A quick online search turned up Tours de Coop in Raleigh,Phoenix,Portland,Boise, and several other places around the country. One tour even describes itself as a way to “indulge your backyard poultry fantasies.” Pretty funny, or maybe just disturbing, I’m not sure which.  

Imagine the preparations that must be underway for these tours. Chickens busily cleaning and decorating their coops, fluffing their feathers, and laying special souvenir eggs for visitors. From urban chicken dwellings to suburban coop condos, there is something for everyone. I can’t wait to order tickets and see for myself.  What does one wear to a Tour de Coop, I wonder?

The Donald’s Hair and Other Great Mysteries of Life

Every now and then, most of us wonder about big cosmic questions – you know, what’s the meaning of life, is there intelligent life in other galaxies, and how is it that gas prices go up the very moment you pull into the gas station? 

There are a lot of small inconsequential things I wonder about too. If you can help demystify them, by all means, please leave me your comments.  Here goes: 

Why can’t I get anywhere near my kitchen sink without getting a wet spot on my shirt two inches above my belly button? 

Donald Trump’s hair? (I trust this needs no explanation.) 

If there are extraterrestrial beings, do they have hair like the Donald? 

Why do celebrity moms-to-be have “baby bumps,” while ordinary moms-to-be are just plain pregnant? 

Why do I still watch the soap opera The Bold and the Beautiful, when they’ve been recycling the exact same plot with the exact same characters for more than a decade? 

How can a reasonably intelligent organized individual repeatedly forget to bring coupons to the grocery store? 

Why do we spend so much money and work so hard to grow “desirable” plants around our yards, while spending even more to eradicate weeds – couldn’t we just switch the “weed/plant” labels and save ourselves the trouble? 

Why have air traffic controllers suddenly been stricken with some kind of contagious narcolepsy? 

How is it that cats instinctively know I’m allergic to them and decide they want to be my bff’s? 

Finally, one mystery has vexed me for many years. I’ve posed it once before, but no one offered any explanation so I’m going to try again. Ten bonus points and my eternal gratitude if you can answer this: Why would architect Mike Brady custom design a home for his family that had a single bathroom shared by six children? Why?

Wow, Coming to a Mall Near You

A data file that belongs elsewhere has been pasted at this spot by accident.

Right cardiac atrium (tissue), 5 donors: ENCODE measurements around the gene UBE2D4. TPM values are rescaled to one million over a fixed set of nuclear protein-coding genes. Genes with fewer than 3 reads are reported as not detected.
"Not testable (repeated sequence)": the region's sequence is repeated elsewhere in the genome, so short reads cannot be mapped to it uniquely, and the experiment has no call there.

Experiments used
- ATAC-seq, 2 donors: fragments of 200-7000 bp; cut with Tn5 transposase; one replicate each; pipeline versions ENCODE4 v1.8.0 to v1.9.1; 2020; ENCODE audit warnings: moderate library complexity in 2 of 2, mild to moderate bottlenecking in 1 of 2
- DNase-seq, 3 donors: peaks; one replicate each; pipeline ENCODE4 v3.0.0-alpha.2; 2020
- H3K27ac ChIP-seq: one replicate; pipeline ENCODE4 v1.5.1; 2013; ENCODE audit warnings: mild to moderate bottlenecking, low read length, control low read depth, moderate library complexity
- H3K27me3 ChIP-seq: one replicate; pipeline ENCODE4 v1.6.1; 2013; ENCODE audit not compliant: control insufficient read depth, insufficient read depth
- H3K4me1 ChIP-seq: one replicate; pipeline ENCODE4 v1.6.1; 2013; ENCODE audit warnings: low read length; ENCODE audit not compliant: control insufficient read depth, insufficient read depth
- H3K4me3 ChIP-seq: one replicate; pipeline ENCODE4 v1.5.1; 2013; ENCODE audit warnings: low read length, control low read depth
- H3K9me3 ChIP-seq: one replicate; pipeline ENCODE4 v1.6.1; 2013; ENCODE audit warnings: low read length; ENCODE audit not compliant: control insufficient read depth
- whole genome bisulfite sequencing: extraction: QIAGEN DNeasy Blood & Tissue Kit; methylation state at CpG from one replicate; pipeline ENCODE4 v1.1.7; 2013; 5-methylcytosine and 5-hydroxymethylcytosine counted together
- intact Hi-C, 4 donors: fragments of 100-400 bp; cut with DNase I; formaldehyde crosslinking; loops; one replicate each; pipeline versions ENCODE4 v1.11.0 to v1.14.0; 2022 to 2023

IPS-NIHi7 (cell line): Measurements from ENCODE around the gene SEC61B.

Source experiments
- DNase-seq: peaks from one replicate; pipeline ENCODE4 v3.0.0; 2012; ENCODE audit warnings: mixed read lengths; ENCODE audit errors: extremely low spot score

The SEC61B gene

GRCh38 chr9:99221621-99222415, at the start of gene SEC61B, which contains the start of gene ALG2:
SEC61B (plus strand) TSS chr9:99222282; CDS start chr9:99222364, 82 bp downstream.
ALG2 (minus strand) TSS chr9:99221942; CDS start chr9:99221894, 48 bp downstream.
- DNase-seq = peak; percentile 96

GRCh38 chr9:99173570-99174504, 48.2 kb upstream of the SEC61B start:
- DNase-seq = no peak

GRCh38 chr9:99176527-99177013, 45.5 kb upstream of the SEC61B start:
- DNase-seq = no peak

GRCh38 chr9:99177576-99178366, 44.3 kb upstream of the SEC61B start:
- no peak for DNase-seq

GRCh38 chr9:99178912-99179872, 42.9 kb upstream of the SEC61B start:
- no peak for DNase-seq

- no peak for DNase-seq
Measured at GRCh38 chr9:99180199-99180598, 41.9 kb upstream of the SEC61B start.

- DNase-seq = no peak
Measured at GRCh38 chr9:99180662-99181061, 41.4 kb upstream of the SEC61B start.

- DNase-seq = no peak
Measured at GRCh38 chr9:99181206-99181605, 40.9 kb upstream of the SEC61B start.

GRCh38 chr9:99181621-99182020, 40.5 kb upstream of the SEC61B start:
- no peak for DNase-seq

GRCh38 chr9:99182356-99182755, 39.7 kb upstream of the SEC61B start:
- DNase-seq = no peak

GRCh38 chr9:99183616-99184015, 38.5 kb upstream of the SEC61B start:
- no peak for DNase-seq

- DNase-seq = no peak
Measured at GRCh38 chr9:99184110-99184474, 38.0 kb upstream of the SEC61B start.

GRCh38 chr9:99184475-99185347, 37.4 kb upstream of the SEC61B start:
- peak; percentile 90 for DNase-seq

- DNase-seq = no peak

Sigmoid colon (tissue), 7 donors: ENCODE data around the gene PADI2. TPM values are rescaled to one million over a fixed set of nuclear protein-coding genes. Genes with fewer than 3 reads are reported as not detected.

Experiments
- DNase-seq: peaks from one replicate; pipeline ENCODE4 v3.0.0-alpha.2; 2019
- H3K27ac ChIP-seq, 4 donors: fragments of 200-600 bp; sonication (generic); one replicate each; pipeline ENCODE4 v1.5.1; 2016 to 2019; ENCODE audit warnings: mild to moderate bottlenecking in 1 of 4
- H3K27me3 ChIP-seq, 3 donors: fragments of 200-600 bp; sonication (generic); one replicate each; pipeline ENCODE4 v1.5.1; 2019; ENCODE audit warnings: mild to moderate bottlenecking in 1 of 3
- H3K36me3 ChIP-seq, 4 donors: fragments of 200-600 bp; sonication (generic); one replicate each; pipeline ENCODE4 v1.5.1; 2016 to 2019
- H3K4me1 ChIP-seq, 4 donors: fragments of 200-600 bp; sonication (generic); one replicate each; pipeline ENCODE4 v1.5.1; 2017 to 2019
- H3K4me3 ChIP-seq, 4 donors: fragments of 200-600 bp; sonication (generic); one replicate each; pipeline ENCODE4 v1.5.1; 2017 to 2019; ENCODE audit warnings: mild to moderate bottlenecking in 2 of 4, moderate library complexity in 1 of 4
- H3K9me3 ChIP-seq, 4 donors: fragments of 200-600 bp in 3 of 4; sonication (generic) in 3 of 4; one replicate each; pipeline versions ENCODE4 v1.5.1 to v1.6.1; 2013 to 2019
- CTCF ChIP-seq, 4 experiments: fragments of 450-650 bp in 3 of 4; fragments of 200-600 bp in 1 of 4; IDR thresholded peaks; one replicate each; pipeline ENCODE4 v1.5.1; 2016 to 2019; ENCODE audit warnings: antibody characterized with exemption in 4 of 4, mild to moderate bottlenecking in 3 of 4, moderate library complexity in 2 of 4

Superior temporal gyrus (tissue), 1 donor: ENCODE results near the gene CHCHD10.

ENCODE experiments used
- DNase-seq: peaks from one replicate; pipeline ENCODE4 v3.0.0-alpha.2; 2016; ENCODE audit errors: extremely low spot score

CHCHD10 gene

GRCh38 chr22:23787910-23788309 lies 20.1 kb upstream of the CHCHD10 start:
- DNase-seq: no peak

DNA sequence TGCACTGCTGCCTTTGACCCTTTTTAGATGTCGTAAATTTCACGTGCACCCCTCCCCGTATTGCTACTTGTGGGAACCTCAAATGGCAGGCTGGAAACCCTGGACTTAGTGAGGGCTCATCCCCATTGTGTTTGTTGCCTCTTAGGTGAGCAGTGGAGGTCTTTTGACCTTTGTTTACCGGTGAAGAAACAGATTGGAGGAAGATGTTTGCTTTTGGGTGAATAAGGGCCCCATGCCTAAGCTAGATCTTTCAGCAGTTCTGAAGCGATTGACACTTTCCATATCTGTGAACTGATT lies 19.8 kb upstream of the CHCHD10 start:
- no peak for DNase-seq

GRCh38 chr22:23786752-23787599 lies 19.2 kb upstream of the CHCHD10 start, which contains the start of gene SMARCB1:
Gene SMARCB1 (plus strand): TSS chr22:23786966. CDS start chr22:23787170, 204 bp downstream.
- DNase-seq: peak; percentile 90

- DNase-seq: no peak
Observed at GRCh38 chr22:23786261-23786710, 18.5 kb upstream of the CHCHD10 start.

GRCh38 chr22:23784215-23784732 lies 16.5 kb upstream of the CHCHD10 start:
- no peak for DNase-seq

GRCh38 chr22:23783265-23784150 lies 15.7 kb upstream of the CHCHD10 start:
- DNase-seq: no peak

I’m not a big shopper, but every now and then, a schlep to the mall is inevitable. It seems like every time I’m there, I discover that the stores have been playing musical chairs, shuffling locations, leaving me wandering around bewildered (does this happen to you too?). As a bonus, a few new stores get sprinkled into the mix, just to keep it challenging for those of us who may be directionally impaired. 

Yesterday, near the end of a three hour mini shopathon that yielded a paltry two pairs of shorts and a pair of sneakers for my daughter, I spied something new. A bright little shop called WOW Brows!™  tucked into a corner of the mall. Having crossed the line from human to shopped-out zombie, I was too tired to check it out, but recovered enough today to look it up online.

Here’s what I learned. Instead of plucking, waxing or chemically annihilating stray hairs from your eyebrows, you can relax at Wow Brows!™ where “highly trained staff” will gently remove unwanted hairs from your brows using an ancient threading technique. Not only that, but “the thread is tied around the eyebrow specialist’s neck, rather than held in the mouth” thereby assuring you a “more sanitary experience.”   

Did you know that thread had such magical powers? Imagine, all this time I thought thread was good for sewing or tying and not much else. Fascinating. Still, I’ll leave you to decide for yourself whether eyebrow threading is right for you, though I’ve chosen NOT to book an appointment for a more sanitary experience with a highly trained staff member who has thread wrapped around her neck. I’m feeling a certain sentimental fondness for my little tweezers right now.